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California’s New Law Protects Teenagers Online

September 12, 2022 by Madeline Hughes
California’s New Law Protects Teenagers Online
(Photo by Victoria Heath via UnSplash)

SACRAMENTO, Calif. — All children under 18 need to be protected on the internet, according to California lawmakers, who recently approved a new law that would extend online data protections to all children.

They sent the bill, the California Age-Appropriate Design Code Act, to Gov. Gavin Newsom’s desk at the end of August.

Once finally signed into law, the bill would create stronger protections for how online companies can use information collected from children using all types of online tools. It would go into effect July 1, 2024.

Currently only children 13 and under have their data protected under the 1998 Children and Teens’ Online Privacy Protection Act, which bars companies from tracking children’s online activities. Though the Senate is working to extend the law to children under 18.

Without any additional laws, teenagers have been largely left out of protections intended to minimize specific types of targeted advertising.

This bill specifically laying out data privacy protections for children builds on the 2018 California Consumer Privacy Act, which has created some of the strongest laws requiring companies to give customers more rights over how their data is used.

Children’s data privacy rights have been particularly scrutinized over the past year, particularly when social media is at play.

Much of that conversation started with Facebook whistleblower Frances Haugen, who testified last year about internal documents showing 13.5% of teen girls said Instagram increased their suicidal thoughts while 17% said it made their eating disorders worse. The disorders included anorexia nervosa and bulimia, which are potentially fatal.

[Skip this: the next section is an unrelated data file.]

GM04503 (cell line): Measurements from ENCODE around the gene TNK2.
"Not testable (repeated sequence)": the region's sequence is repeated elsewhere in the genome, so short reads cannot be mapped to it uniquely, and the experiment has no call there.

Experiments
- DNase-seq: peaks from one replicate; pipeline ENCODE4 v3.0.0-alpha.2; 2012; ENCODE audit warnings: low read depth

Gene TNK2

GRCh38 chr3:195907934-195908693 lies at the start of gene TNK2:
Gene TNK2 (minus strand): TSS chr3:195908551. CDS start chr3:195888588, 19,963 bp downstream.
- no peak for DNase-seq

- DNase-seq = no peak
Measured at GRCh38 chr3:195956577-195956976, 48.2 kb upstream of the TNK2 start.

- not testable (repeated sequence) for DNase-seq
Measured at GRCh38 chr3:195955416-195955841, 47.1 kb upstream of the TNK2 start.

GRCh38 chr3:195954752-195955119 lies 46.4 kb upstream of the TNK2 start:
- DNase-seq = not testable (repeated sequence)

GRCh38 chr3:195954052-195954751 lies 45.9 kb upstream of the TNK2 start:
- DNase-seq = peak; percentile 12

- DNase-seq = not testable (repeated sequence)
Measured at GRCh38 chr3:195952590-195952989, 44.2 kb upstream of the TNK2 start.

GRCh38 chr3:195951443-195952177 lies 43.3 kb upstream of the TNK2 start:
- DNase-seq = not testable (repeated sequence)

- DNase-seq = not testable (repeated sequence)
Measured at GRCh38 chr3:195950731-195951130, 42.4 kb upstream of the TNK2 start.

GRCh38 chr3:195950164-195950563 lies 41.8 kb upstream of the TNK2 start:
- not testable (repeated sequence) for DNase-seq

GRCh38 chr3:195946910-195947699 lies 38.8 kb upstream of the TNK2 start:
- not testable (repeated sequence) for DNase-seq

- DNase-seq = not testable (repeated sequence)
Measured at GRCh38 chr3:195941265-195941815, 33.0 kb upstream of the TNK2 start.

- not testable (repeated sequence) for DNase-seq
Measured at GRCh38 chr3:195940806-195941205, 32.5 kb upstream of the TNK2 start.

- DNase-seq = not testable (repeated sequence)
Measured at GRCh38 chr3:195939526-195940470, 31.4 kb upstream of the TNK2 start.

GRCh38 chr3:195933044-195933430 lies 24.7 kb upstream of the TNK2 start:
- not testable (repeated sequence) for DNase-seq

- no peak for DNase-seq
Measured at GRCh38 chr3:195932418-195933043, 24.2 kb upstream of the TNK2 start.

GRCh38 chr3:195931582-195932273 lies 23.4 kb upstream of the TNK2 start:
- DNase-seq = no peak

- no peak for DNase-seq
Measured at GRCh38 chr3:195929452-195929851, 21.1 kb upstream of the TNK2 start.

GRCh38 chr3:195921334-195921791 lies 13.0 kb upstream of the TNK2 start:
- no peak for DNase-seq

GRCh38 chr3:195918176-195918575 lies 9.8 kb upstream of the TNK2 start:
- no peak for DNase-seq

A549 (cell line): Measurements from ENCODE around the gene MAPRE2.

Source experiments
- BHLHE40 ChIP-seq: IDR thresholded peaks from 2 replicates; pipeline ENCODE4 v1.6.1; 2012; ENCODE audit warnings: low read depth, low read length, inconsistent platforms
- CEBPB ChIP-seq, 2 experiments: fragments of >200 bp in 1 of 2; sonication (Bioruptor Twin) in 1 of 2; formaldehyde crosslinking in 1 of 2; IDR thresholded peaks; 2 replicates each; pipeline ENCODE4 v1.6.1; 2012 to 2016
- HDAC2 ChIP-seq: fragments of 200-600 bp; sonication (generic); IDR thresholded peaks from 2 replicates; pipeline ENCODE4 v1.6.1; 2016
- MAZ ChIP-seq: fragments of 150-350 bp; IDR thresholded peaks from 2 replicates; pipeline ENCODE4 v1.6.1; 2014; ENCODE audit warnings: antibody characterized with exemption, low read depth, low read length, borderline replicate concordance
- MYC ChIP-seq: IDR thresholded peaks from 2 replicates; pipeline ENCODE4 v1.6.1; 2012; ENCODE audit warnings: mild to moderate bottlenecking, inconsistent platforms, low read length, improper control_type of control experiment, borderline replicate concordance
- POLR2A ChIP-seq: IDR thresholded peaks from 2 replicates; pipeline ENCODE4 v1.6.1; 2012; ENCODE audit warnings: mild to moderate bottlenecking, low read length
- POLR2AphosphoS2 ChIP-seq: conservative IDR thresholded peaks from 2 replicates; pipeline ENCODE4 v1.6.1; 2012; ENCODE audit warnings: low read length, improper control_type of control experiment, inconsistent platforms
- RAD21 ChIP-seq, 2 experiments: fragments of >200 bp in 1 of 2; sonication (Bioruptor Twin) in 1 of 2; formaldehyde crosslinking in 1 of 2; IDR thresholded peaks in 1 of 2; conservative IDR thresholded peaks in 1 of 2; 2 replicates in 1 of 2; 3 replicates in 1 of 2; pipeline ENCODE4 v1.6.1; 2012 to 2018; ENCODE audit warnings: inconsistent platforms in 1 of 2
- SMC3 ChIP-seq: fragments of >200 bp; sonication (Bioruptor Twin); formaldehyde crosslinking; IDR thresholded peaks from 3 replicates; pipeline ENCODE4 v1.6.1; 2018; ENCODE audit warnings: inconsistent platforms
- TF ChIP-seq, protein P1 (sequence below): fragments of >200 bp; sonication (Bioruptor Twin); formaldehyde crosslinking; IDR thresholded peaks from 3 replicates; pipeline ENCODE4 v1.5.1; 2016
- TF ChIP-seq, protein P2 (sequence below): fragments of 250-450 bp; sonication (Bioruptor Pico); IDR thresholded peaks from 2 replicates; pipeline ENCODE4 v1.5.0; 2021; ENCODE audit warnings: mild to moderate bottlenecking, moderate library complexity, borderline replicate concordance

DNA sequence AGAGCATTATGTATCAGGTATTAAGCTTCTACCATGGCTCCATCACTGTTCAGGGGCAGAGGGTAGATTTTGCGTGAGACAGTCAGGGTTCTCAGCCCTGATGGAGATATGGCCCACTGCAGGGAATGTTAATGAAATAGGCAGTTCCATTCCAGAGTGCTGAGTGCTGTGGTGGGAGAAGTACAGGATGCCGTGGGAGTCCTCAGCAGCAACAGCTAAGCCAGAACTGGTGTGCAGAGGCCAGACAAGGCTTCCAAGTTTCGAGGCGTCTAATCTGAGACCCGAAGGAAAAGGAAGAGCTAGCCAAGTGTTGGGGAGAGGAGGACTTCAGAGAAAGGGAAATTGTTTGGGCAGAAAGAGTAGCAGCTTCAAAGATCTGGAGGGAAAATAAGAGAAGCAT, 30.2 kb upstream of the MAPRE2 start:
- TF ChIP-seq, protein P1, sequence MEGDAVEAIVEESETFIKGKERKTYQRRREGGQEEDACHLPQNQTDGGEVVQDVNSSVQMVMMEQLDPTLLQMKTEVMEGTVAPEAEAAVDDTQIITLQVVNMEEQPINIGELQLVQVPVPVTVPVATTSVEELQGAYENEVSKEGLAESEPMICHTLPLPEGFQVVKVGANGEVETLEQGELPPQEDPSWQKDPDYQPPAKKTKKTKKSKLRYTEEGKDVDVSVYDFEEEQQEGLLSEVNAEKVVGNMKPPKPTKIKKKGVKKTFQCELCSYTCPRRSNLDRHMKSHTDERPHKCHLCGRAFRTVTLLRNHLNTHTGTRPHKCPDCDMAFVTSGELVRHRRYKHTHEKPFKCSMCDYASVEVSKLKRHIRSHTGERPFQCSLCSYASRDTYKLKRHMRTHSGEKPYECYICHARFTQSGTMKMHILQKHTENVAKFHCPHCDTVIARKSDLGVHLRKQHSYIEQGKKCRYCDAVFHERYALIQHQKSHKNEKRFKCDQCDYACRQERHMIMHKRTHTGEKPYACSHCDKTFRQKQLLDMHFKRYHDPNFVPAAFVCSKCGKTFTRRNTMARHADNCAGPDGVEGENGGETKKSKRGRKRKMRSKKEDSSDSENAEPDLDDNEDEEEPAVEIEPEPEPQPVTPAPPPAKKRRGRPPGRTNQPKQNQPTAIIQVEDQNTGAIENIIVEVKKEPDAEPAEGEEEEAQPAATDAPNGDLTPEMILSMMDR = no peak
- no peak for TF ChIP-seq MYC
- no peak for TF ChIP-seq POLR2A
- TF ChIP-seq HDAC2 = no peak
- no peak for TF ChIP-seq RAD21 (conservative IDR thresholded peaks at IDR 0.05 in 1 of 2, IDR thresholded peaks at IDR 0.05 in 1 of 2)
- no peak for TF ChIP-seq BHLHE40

She accused Facebook executives of covering up the truth to maximize the number of their customers and their profits.

California’s law would prohibit companies from collecting most types of information from children, unless it was absolutely necessary to use the application. It would also bar companies from using any of that information in a way that would be “materially detrimental to the physical health, mental health, or well-being of a child.”

It would also require companies to default children’s profiles to the strongest possible privacy settings.

It also limits the time companies can keep any information they collect on children and children will have more signals to tell them how the technology is being used.

According to the law, when parents and guardians use applications with geolocation or internet tracking abilities to help keep track of their children, those applications will have to “provide an obvious signal to the child when the child is being monitored or tracked.”

Privacy advocates including Jim Steyer, founder and CEO of Common Sense Media, applauded the passage of the law.

“AB 2273, however, is only part of the change we need to better protect young people from the manipulative and dangerous practices online platforms employ today. Modernizing internet safety standards cannot continue to be an afterthought.

“ California legislators, and lawmakers around the country, need to follow up on this important development by enacting additional online privacy and platform accountability measures,” Steyer said in a statement. “Common Sense looks forward to continuing our work with legislators next year to expand the meaningful progress just made on behalf of children and families across the state.”

Madeline can be reached at maddie@thewellnews.com and @ByMaddieHughes

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